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Total becomes top producer to invest in UK shale

01.13.2014  | 

Total is looking to explore for shale outside France, where the hydraulic fracturing drilling method is banned. The company is already involved in shale projects in the US, where the boom in output has led the country to overtake Russia as the world’s biggest producer of natural gas.

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By TARA PATEL and NIDAA BAKHSH
Bloomberg

Total became the largest oil company to enter the UK’s shale-gas industry through a $47 million investment in licenses in eastern England.

Europe’s third-biggest oil producer will buy a 40% stake in two exploration areas held by Dart Energy, Paris- based Total said Monday in a statement. IGas Energy, which holds 14.5% of the permits, will become the operator.

Total is looking to explore for shale outside France, where the hydraulic fracturing drilling method is banned. The company is already involved in shale projects in the US, where the boom in output saw the country overtake Russia as the world’s biggest gas producer in 2009. Now Britain is offering incentives to open up its own shale industry as North Sea reserves decline.

“The entry of a major such as Total into the UK shale arena will give a significant boost to the nascent shale gas supply chain,” oil-services investor Epi-V said in a note.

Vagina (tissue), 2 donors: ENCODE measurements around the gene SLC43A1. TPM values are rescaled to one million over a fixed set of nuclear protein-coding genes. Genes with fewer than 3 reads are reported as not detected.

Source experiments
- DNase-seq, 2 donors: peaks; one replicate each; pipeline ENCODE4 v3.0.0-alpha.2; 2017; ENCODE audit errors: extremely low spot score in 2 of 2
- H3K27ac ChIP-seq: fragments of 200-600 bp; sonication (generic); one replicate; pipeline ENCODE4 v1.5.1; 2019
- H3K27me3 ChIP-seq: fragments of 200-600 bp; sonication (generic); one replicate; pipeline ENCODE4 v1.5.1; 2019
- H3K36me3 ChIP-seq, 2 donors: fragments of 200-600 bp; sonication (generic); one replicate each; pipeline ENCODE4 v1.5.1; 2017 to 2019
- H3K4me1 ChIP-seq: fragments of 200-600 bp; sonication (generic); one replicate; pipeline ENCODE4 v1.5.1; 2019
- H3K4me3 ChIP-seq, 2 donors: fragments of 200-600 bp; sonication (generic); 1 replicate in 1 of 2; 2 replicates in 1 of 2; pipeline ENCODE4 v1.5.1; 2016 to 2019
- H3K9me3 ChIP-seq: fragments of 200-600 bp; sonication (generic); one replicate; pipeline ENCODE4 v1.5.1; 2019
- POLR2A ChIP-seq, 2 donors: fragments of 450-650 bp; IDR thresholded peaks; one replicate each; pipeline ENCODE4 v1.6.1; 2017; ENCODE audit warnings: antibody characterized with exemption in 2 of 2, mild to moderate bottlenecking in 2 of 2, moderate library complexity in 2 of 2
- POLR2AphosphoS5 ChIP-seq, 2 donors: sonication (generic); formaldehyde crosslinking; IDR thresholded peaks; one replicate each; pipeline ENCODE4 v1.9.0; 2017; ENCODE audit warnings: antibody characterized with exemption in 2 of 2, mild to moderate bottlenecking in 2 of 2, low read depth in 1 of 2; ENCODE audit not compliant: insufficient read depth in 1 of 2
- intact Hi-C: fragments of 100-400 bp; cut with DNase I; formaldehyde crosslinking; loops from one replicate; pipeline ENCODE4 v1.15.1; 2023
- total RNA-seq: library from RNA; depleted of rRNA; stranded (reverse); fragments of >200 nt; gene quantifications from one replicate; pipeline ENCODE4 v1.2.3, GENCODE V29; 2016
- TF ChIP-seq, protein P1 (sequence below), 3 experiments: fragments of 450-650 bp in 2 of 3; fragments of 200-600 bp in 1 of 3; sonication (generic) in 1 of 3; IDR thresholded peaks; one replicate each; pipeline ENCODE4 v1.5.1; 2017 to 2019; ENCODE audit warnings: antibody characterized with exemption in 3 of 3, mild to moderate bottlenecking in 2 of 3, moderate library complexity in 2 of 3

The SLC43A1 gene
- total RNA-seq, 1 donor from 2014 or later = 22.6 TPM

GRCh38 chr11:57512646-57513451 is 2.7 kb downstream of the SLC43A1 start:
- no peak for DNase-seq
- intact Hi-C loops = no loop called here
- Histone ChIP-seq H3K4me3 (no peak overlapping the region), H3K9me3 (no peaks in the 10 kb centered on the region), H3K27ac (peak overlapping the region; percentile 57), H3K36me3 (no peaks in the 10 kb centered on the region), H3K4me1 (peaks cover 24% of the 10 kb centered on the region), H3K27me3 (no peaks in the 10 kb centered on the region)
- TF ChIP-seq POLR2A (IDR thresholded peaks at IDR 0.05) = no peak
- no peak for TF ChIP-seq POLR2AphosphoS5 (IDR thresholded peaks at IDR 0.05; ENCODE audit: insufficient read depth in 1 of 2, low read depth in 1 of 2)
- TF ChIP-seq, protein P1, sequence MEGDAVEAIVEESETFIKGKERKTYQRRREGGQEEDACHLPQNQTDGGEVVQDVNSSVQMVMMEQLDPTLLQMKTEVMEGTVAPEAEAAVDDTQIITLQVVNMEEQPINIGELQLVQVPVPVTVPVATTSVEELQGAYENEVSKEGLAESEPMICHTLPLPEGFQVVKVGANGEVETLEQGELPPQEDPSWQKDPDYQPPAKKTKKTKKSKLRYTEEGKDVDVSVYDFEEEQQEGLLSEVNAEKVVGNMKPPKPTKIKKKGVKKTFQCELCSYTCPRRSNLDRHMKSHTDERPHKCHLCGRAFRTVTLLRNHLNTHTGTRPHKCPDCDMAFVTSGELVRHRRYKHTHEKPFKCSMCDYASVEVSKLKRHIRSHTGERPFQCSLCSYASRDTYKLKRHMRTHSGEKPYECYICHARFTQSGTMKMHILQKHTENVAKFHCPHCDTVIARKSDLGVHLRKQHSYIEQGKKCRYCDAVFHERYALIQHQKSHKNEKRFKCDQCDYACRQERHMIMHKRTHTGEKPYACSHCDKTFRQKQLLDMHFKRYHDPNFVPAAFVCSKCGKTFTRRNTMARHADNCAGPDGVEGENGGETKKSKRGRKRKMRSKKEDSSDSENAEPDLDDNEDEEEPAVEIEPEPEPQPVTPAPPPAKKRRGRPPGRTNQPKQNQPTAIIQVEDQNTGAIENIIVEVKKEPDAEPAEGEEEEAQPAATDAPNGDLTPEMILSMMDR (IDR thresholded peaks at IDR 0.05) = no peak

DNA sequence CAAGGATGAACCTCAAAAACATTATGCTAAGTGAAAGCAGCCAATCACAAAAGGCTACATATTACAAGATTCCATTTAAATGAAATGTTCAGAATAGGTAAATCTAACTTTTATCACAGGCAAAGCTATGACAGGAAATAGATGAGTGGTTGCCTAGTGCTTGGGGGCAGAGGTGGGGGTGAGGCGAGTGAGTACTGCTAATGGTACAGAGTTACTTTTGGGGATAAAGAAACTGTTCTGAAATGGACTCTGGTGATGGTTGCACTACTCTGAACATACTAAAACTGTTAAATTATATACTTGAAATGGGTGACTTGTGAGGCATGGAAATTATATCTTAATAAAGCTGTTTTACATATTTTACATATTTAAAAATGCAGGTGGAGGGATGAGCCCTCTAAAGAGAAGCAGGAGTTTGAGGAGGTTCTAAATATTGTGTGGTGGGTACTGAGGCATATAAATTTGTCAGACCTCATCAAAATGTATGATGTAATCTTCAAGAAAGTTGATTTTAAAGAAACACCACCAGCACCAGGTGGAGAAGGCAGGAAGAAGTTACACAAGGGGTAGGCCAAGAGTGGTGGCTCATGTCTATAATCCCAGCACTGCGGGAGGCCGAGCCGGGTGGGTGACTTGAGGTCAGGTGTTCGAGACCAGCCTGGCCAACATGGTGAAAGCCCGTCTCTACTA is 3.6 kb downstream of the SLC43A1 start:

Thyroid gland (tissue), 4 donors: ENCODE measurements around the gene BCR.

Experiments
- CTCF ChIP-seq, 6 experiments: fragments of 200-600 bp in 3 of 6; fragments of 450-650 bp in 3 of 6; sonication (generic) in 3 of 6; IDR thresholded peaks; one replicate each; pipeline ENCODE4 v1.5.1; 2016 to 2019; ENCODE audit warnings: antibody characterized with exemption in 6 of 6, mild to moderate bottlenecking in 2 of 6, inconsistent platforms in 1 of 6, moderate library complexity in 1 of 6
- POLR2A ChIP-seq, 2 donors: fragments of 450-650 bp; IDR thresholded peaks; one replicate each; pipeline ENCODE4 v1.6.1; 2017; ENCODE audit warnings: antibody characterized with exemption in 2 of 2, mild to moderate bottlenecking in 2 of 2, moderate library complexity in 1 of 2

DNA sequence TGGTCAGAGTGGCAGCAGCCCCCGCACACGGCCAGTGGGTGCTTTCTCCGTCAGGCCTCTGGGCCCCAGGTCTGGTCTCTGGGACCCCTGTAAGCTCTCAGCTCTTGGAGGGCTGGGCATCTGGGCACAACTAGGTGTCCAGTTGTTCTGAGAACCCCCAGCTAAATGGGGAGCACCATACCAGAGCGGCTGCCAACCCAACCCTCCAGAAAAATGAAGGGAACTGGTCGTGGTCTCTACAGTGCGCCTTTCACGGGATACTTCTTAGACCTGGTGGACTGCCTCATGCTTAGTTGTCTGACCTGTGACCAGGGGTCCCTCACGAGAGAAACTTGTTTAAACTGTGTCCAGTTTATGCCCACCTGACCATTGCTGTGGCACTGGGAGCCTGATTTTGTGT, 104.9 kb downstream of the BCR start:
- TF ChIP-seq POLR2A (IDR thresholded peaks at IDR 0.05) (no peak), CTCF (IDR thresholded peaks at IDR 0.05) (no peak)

The shale deal is the second in the UK by a French company. In October, GDF Suez, France’s biggest gas supplier, bought a 25% stake in 13 licenses in England’s Bowland Basin from Brisbane, Australia-based Dart.

Shale Incentives

British Prime Minister David Cameron has pledged millions of pounds to local authorities that approve shale developments, part of a drive to create jobs and attract investment. He faces opposition from environmental groups and local residents who say hydraulic fracturing, or fracking, may pollute ground water.

Once the Total deal is complete, Dart will own 17.5% of the licenses, which are part of the Gainsborough Trough and cover about 240 square kilometers (93 square miles). Egdon Resources will hold 14.5% and eCorp International LLC will have 13.5%, the companies said in separate filings.

Cameron has proposed that local governments keep 100% of the business rates they collect from shale-gas sites, double their current share, according to figures released by his office. That may equate to 1.7 million pounds ($2.8 million) in central-government funding for each site every year.

The UK is also offering lower taxes to spur drilling. The Bowland area, extending from east to northwest England, may hold as much as 1,300 trillion cubic feet of gas, the British Geological Survey says. That’s enough to meet demand for almost 50 years, based on an extraction rate similar to US fields.

Aside from Britain and the US, Total is involved in shale-gas projects in Argentina, China, Australia, Poland and Denmark. In its home market, the company is prohibited from exploring shale areas after France outlawed fracking in 2011.



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